The hardest part of what you want to do is loading the wav file. Once you get that down, the rest is easy.
The max and min values for any sound sample are the same as the min and max values in C data types.
- 8 bit unsigned sound - 0 to 255
- 8 bit signed sound -128 to +127
- 16 bit unsigned sound 0 to 65535
- 16 bit signed sound -32768 to 32767
AFAIK 32 bit sound samples do not exist or are very rare.
Remember that because of the D/A converter and the A/D converter all sound on the computer is a jumble of numbers within a certain range. Played at the right frequency, these sound values will reproduce the original recorded sound. Each number represents one slice of time and what the sound was at that time.
If you want more information about sound consult www.creative.com or let me know. I coded a complete sound engine in DOS that can play an unlimited amount of sounds (theoretically) from a small buffer of 128 bytes. Also, there is no clicking in my sound engine which is my number one complaint of sound engines.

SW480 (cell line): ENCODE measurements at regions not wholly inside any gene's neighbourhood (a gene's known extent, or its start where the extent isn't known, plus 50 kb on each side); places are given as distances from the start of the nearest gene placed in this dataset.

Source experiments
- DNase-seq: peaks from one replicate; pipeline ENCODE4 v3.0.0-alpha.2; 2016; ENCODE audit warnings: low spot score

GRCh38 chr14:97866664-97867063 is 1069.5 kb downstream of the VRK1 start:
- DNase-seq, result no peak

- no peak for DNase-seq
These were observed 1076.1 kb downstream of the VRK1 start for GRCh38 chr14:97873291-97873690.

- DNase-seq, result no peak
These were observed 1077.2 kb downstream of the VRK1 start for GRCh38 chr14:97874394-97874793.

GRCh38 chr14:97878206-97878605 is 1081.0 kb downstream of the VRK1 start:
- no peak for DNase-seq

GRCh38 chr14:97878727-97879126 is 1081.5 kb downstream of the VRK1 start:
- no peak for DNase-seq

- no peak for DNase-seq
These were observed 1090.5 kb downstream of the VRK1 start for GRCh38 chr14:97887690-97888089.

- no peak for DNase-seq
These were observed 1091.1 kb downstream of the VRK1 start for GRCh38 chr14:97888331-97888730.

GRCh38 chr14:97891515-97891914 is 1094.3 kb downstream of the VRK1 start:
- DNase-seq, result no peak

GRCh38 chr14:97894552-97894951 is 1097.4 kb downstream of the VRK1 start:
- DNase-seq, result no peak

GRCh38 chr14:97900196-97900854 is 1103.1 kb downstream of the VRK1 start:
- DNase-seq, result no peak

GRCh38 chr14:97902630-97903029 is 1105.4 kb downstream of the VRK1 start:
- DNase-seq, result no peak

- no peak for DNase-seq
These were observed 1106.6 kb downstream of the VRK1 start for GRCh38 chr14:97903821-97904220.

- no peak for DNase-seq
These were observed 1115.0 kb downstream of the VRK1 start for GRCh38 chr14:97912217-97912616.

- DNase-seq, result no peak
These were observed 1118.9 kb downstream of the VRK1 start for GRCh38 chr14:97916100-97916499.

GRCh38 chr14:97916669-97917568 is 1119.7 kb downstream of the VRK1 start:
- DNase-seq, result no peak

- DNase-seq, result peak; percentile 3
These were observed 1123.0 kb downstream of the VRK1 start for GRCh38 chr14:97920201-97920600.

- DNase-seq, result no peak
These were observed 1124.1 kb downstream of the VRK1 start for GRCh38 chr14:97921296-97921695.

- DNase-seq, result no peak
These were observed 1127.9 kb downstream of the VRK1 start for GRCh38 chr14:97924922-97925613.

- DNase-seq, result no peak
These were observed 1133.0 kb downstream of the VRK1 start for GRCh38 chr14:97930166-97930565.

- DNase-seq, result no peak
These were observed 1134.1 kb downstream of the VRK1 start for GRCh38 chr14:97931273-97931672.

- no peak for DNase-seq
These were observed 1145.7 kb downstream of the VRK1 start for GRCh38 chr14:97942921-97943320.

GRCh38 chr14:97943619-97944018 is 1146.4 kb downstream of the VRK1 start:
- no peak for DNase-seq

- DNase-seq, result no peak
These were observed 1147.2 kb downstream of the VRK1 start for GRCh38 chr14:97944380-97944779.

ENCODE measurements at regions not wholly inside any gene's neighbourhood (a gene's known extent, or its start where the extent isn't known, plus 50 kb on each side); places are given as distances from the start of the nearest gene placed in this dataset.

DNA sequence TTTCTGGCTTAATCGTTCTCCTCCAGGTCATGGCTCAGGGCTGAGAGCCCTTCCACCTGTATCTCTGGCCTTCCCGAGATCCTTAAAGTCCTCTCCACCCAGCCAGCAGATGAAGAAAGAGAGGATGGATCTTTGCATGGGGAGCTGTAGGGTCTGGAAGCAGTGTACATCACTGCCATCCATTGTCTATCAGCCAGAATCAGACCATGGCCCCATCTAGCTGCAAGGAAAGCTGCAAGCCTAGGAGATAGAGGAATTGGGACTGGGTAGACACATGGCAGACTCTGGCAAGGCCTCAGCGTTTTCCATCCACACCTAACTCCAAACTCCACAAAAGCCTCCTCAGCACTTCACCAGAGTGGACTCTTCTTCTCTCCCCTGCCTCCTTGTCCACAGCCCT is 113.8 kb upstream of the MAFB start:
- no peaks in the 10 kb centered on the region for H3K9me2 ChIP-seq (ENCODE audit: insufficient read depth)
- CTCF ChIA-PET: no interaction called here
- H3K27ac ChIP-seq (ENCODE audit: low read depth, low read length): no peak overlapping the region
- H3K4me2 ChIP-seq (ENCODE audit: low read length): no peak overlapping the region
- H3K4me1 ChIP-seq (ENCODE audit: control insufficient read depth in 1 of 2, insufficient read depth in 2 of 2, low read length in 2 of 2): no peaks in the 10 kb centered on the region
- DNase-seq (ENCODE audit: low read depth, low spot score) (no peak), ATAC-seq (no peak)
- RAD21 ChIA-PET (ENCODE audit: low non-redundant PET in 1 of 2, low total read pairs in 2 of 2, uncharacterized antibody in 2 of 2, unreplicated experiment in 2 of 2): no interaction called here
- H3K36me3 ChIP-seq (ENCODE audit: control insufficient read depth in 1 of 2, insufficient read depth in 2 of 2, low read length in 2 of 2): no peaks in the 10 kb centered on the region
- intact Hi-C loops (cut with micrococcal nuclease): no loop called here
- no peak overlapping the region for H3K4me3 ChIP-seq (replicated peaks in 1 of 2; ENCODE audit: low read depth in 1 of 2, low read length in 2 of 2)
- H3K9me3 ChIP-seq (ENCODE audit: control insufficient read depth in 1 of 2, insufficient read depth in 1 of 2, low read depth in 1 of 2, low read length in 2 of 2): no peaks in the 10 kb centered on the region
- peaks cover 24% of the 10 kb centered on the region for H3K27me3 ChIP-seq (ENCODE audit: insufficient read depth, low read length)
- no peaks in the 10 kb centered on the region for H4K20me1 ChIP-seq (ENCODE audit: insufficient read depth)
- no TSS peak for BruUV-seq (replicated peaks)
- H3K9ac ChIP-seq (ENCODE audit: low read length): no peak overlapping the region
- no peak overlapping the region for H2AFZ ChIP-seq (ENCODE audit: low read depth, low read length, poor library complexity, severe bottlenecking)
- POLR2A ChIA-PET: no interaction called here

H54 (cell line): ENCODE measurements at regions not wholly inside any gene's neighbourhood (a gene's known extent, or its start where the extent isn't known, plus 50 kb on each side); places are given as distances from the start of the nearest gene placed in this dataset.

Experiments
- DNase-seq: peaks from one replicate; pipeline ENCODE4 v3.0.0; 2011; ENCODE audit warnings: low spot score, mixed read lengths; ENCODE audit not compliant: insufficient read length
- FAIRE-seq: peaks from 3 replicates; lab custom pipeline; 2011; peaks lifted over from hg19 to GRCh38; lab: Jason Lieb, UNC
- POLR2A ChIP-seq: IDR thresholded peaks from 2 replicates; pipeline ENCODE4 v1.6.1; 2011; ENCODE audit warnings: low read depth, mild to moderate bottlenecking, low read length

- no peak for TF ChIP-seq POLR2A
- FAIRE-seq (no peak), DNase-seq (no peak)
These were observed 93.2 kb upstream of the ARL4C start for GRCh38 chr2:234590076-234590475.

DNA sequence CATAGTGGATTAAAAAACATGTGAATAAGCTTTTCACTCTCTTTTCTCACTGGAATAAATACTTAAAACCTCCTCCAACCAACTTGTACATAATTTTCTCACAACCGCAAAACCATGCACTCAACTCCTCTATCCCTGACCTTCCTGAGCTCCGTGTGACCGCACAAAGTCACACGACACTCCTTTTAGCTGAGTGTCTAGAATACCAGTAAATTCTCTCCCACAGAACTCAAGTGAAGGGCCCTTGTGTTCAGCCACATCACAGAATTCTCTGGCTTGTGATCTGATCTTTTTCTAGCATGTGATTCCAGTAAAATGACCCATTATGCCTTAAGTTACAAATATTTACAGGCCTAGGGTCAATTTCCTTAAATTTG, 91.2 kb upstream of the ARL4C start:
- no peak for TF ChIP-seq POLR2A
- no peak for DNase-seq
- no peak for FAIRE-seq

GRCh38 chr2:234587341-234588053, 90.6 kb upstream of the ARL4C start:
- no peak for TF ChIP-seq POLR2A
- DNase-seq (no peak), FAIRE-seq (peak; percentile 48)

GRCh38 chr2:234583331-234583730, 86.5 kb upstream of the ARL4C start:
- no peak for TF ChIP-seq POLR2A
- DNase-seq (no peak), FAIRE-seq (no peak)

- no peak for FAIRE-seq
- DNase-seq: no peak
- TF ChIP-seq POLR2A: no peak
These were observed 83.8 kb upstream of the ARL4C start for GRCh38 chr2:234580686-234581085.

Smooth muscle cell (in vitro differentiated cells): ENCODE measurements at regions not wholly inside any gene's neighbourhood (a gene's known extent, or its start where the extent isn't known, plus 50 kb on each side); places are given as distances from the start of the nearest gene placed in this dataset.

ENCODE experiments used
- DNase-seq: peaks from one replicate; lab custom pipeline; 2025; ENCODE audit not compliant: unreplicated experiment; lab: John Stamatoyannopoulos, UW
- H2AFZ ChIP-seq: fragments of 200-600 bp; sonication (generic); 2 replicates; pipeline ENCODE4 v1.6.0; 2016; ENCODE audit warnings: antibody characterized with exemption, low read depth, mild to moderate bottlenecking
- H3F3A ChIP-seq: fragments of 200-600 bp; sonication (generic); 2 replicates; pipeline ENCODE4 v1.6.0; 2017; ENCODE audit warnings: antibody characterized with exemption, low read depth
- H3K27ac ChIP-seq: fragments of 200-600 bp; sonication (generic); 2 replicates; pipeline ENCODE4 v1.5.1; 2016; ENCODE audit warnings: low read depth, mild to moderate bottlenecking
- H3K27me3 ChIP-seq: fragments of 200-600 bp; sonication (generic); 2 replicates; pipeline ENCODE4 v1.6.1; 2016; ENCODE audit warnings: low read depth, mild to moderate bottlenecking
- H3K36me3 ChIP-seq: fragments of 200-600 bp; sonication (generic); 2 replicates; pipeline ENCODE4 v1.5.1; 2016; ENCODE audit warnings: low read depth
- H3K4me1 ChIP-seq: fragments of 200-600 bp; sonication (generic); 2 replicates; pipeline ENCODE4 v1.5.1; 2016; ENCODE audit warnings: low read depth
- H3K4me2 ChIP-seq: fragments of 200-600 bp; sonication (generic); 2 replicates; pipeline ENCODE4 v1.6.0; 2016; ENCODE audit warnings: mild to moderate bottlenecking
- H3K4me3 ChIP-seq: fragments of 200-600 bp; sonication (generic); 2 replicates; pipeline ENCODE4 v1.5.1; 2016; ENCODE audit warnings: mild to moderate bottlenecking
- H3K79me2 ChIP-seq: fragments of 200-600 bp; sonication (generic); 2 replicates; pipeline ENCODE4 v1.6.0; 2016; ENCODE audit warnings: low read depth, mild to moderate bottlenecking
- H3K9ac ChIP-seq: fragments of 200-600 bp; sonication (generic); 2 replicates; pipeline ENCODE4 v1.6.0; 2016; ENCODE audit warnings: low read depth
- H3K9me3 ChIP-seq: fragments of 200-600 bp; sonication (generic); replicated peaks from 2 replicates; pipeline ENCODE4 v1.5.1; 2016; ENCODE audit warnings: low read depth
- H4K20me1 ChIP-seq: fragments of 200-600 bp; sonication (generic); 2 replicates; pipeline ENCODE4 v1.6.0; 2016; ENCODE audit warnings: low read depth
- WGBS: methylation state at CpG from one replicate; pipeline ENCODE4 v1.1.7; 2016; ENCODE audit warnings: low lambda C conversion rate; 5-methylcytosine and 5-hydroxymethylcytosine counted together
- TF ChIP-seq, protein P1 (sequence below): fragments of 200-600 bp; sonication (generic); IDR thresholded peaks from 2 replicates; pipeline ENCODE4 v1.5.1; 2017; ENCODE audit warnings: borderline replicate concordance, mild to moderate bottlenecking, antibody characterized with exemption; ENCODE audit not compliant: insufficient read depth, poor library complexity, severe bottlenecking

for (int i=0;i<bufferlength;i++)
unsigned char sndvalue=buffer[i];
case 255: peaknum++;peaks[peaknum]=sndvalue;break;
Unfortunately, I'm not sure where my code is (imagine that), but if you would like, perhaps you could help me re-code it and convert it to use DirectSound. It really is quite an interesting subject.